Leading a hospital through change during COVID-19
Illinois healthcare worker honored for her role in developing mobile site to test and triage patients
By Medline Newsroom Staff | July 28, 2020
Illinois reported its first COVID-19 case on January 23, 2020. More than six months later, government, healthcare providers and community members continue to remain vigilant when it comes to keeping communities safe.
“When we first started to hear about COVID-19, I initially thought about how it would impact us,” says Kathryn Martinez, executive vice president, chief operating officer and chief nursing officer at Illinois-based FHN. “Will being in a rural community help keep us secure from seeing a rush of cases?”
Before cases started appearing in northwest Illinois, FHN began developing a proactive plan to effectively – and safely – care for COVID-19 patients.
“We are an independent organization, so we don’t necessarily have all the resources available to us that some of the large hospitals do,” Martinez shared.
As the organization worked to set up mobile testing and its alternative care site to triage potential COVID-19 patients, they needed a team member who could help train the nearly 100-staff members working in the tent.
Passion, protocols and personality
For Katie Alvarado, FHN’s director of imaging, healthcare intrigued her even as a child.
“My uncle owns a portable x-ray service, which helped propel my interest in imaging, but I also endured my own health difficulties. I would pass out for unknown reasons when I was young. Seeing how dedicated my doctors were to finding a cause really motivated me to pursue the field.”
Today, she is a leader of 50-plus team members at FHN Memorial Hospital. Her positive attitude, strategic vision and innate ability to help inspire added another project to her plate after being handpicked to develop the protocols for the COVID-19 alternative care and mobile testing sites. Part of the responsibility? Successfully training 100 staff members during an unprecedented pandemic.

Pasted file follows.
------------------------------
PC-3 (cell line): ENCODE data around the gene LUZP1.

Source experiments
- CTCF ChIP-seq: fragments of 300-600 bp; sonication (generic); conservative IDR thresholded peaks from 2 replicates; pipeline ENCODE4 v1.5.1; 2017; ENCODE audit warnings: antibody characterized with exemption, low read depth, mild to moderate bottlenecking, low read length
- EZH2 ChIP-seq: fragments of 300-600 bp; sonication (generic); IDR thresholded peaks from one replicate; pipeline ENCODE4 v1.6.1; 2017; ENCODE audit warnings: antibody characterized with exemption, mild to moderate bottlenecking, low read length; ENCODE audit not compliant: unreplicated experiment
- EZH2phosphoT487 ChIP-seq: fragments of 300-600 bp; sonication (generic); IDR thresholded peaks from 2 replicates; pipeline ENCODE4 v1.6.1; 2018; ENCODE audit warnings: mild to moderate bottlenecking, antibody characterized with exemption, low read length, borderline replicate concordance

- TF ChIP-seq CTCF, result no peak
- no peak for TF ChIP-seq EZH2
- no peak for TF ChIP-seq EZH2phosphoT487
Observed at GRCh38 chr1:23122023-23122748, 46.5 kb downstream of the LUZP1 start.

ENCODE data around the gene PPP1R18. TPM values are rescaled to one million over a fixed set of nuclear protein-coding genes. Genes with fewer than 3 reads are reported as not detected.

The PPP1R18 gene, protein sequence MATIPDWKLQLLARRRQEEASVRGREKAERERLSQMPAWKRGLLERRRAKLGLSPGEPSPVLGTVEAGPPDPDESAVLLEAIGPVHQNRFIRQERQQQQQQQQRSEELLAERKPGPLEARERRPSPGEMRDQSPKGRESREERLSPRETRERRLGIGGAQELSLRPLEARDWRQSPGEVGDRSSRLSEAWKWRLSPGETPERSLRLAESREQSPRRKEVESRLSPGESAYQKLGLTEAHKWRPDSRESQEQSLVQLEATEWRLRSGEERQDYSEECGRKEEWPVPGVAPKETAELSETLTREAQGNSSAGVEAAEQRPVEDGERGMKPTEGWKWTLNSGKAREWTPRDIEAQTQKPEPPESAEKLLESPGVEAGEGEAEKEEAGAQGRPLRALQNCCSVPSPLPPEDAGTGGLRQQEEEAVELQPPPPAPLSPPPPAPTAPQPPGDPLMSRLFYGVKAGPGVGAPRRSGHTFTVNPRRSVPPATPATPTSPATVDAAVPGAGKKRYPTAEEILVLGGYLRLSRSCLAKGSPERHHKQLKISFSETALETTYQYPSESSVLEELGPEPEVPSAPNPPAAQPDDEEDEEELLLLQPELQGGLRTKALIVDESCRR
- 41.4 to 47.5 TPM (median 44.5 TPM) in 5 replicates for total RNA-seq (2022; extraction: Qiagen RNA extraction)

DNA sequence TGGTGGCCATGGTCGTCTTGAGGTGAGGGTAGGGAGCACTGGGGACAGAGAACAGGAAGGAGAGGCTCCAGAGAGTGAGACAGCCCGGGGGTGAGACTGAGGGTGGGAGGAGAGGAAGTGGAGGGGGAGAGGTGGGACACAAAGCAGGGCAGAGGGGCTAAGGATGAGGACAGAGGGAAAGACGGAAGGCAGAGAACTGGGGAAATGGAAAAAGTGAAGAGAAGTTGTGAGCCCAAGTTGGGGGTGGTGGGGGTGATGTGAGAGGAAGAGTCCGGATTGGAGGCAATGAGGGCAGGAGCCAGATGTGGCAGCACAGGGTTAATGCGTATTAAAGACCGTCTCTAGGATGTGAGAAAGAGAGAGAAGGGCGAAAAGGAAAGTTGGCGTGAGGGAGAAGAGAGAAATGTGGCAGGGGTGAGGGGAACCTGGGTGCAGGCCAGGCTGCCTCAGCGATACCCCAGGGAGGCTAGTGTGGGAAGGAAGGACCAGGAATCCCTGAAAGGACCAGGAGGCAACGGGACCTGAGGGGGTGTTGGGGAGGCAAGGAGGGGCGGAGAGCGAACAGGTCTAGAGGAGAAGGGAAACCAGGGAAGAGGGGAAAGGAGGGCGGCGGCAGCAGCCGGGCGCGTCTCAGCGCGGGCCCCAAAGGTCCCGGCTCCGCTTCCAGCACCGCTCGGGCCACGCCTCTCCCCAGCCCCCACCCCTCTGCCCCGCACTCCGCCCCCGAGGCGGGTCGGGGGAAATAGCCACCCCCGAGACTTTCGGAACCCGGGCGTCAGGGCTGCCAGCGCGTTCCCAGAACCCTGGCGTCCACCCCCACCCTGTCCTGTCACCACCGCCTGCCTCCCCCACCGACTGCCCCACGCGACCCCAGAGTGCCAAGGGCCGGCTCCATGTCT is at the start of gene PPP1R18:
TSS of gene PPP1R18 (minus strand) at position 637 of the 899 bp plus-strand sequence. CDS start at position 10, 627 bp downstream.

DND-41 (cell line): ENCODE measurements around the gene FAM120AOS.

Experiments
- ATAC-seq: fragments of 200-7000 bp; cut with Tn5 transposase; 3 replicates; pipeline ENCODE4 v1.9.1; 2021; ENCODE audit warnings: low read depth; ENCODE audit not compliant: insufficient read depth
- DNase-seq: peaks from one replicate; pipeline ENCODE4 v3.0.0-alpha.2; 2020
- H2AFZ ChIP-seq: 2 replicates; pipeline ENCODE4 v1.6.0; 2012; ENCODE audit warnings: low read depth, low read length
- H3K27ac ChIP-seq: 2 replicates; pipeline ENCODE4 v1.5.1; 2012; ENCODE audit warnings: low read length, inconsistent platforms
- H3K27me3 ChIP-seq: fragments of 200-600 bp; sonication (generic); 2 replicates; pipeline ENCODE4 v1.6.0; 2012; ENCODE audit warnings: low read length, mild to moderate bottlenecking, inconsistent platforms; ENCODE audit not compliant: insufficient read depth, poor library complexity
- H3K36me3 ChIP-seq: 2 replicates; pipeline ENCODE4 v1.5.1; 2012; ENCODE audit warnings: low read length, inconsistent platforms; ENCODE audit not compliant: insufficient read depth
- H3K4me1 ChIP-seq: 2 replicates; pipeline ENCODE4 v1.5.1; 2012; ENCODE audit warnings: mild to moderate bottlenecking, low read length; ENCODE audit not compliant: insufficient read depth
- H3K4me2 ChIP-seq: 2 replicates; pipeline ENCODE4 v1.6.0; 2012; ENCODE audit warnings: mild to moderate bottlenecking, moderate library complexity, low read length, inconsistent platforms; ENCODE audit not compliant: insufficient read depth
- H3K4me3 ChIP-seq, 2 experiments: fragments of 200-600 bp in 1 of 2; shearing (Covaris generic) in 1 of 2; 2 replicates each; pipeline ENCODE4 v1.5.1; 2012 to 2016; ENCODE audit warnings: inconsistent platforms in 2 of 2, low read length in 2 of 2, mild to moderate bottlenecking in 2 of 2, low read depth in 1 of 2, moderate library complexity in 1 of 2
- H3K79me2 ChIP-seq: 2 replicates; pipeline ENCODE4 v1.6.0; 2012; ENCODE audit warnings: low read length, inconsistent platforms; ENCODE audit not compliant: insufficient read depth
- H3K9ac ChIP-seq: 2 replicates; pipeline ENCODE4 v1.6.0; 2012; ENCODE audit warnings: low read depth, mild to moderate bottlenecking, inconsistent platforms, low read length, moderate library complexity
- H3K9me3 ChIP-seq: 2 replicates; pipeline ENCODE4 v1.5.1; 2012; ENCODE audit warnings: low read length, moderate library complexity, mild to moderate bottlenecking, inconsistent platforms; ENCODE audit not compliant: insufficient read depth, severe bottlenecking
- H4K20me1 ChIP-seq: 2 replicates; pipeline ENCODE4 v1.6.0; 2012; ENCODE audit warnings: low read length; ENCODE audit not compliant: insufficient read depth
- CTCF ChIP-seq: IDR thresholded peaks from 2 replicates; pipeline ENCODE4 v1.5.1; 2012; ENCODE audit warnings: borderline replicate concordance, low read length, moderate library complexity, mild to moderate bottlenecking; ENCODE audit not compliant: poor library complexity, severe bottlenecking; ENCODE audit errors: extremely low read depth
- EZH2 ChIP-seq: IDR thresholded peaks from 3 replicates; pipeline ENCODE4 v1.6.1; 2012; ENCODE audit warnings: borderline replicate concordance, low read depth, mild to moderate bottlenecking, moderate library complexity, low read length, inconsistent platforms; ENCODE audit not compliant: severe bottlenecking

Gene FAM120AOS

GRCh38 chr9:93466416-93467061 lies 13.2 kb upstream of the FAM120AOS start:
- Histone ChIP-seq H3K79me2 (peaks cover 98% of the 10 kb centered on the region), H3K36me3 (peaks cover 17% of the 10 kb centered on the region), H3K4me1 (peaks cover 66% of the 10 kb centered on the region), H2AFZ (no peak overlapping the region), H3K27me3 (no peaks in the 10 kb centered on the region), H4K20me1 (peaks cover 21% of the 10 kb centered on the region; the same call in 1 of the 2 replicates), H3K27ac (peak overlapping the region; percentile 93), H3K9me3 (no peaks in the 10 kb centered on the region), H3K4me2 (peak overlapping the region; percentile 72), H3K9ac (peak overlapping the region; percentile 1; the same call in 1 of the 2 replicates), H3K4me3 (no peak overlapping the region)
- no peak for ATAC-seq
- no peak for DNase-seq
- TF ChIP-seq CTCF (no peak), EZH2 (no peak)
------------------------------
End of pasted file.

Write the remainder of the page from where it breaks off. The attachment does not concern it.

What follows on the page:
“Our first step was to research and try to determine best practice. We leveraged third-party sources and our valuable panel of nursing and provider experts at FHN,” Alvarado shared. “From this, FHN developed a protocol to treat mild and moderate COVID patients in the patient aid tent. If someone required a level of care we couldn’t provide in the tent, we needed to figure out how to transfer the individual safely into the emergency department. Lots of cross-department collaboration went into determining best protocols for serving our patients.”
According to Alvarado, FHN saw approximately 50 patients per day for testing or appointments in the tent when capacity spiked since being operational.
“The alternative care site allowed the emergency room to concentrate on patients who truly needed emergency care. We have not had to worry about when a heart attack victim or a stroke victim comes in or having to allocate resources to patients who may not have necessarily needed emergency room care. Because of this, we can give our patients and our community members the right care at the right time, and at the right place,” added Martinez.
Katie’s dedication to getting the tent up and running and her natural ability to lead team members through change is why her CNO nominated for her the Medline “Works of Heart” program.
Know a deserving healthcare worker? Nominate them for the “Works of Heart” program.